Under federal rules, truck drivers are not supposed to work more than 70 hours a week to ensure that they do not drive when fatigued. There are also limitations on the number of hours drivers of commercial vehicles transporting passengers can drive. Illinois has adopted these federal regulations. Unfortunately, these rules are not always followed and with more demands to meet consumer needs faster, a trucking company may expect their drivers to drive more hours than is safe. When these drivers have been on the road longer than they can physically handle, accidents happen and other people can get injured or killed.


personal injury judgment, Crystal Lake Personal Injury LawyerWith the New Year, most people are concerned about filing their taxes. However, for an individual who has suffered an injury and received a settlement, there may be a concern about paying a large amount in taxes based on the settlement.

Generally speaking in Illinois, money received as a result of a judgment or settlement in Illinois is not taxable as gross income. This is because these funds are considered to be received by the injured person as compensation. Therefore, sums received to pay for medical care and other associated costs which directly address the underlying loss are not taxed. However, funds awarded as a punishment to the defendant, that is, punitive damages, are taxable because they do not directly affect the injured party's loss. Another notable exception is for funds received for lost income or wages because the injured party's regular income or wages would have been taxed.

Under federal law, whether or not you pay taxes on compensation received depends on the kind of injury sustained and on what the compensation is based. Compensation that stems from physical injuries or sickness is generally not taxable depending on whether or not the taxpayer previously deducted his or her medical expenses. If a person receives compensation for emotional distress as a result of a physical injury or sickness, the funds are not considered taxable income either.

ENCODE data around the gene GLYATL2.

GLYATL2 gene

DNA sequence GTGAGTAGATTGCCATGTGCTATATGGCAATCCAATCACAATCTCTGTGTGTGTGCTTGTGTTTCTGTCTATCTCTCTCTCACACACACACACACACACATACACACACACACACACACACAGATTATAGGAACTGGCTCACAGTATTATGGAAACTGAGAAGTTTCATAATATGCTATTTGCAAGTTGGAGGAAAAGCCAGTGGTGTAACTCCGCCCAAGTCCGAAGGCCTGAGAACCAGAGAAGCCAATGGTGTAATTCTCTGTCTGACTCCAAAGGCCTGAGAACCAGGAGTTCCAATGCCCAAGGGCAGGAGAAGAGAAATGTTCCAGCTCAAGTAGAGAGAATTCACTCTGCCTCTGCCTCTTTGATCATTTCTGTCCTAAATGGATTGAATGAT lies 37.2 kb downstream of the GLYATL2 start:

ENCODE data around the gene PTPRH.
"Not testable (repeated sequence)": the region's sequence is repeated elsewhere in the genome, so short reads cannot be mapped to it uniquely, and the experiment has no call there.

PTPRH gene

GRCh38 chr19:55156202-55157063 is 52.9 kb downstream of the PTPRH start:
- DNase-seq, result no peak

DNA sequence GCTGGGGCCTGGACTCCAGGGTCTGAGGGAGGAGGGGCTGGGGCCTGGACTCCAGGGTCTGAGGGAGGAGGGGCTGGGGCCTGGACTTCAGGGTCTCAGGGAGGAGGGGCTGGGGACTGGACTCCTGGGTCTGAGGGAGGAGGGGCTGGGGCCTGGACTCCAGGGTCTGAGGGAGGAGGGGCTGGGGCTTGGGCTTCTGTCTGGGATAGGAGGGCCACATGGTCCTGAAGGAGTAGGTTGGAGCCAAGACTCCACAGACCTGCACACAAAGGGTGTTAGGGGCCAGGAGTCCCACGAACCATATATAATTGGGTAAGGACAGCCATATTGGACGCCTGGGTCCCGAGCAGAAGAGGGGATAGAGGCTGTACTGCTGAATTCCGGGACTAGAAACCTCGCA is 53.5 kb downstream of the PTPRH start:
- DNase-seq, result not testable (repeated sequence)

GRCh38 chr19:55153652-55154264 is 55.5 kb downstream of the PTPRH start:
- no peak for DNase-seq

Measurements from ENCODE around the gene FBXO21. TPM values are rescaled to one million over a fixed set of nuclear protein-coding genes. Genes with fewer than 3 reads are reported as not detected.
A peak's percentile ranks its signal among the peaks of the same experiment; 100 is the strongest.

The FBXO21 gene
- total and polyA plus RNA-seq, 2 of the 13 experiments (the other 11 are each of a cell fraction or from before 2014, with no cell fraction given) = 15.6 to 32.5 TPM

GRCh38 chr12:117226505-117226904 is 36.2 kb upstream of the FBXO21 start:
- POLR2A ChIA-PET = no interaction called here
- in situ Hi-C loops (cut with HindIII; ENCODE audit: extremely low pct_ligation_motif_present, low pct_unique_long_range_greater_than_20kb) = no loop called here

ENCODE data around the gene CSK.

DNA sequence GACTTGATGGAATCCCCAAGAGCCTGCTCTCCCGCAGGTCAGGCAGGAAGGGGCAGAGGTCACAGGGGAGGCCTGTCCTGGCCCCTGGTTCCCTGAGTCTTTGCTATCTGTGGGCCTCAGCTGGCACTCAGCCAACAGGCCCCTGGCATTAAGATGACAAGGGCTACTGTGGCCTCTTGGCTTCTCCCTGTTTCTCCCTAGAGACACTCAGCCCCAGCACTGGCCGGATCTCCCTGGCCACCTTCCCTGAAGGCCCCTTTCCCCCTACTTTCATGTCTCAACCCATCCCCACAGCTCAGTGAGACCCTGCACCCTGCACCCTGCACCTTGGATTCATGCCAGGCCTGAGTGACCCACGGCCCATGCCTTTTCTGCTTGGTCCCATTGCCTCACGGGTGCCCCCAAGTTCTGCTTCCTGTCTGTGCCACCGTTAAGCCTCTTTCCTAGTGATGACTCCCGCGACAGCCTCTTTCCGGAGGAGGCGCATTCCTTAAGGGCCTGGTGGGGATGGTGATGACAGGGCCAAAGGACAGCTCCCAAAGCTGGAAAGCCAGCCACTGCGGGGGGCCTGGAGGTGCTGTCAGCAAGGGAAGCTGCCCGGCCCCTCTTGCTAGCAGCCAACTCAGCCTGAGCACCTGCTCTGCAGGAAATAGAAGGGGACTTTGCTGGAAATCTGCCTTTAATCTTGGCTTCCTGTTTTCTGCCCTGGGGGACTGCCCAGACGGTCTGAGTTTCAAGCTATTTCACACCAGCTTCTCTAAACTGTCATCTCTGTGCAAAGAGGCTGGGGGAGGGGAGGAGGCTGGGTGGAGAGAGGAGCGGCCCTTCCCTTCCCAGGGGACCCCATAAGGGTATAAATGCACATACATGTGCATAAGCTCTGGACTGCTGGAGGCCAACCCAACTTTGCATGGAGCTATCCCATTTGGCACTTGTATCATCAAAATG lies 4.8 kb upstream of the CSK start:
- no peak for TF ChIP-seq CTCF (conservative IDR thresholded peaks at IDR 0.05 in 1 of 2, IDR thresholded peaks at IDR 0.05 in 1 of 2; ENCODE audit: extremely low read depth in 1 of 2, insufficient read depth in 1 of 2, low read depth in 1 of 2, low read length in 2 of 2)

reversing jury verdicts, Crystal Lake Personal Injury AttorneysThe feeling of relief, jubilation, or shock that a plaintiff in a personal injury case may experience upon being awarded a large verdict by a jury can quickly diminish if the verdict is reduced by a judge shortly after. The plaintiff may be surprised to learn that this is within the court's power, especially when he or she was relying on the jury to make the right decision.

In some cases, the reduction of an awarded jury verdict may be because there is a finding that the plaintiff was at fault in the incident that led to an injury. This is because Illinois is a modified comparative negligence jurisdiction. In Illinois, if a jury finds a plaintiff partially at fault, then it can reduce a verdict by the percentage of the fault attributable to the plaintiff. A plaintiff who is more than 50 percent at fault cannot recover damages at all.

In other cases, a plaintiff's jury award may be reduced where an appeals court determines that an award is excessive for one reason or another, including an improper award of punitive damages. Punitive damages are damages that are awarded by a judge or jury to essentially send a message to the defendant and the public at large that the defendant's behavior was unacceptable. There are some cases in which punitive damages cannot be awarded. For example, punitive damages cannot be awarded in cases against a governmental entity. Awards of punitive damages in cases where a court finds that as a matter of law or policy they should not be awarded, it is likely that the award will be reversed.

Illinois State Bar Association State Bar of Wisconsin Crystal Lake Chamber of Commerce Illinois Trial Lawyers Association McHenry County Bar Association
Back to Top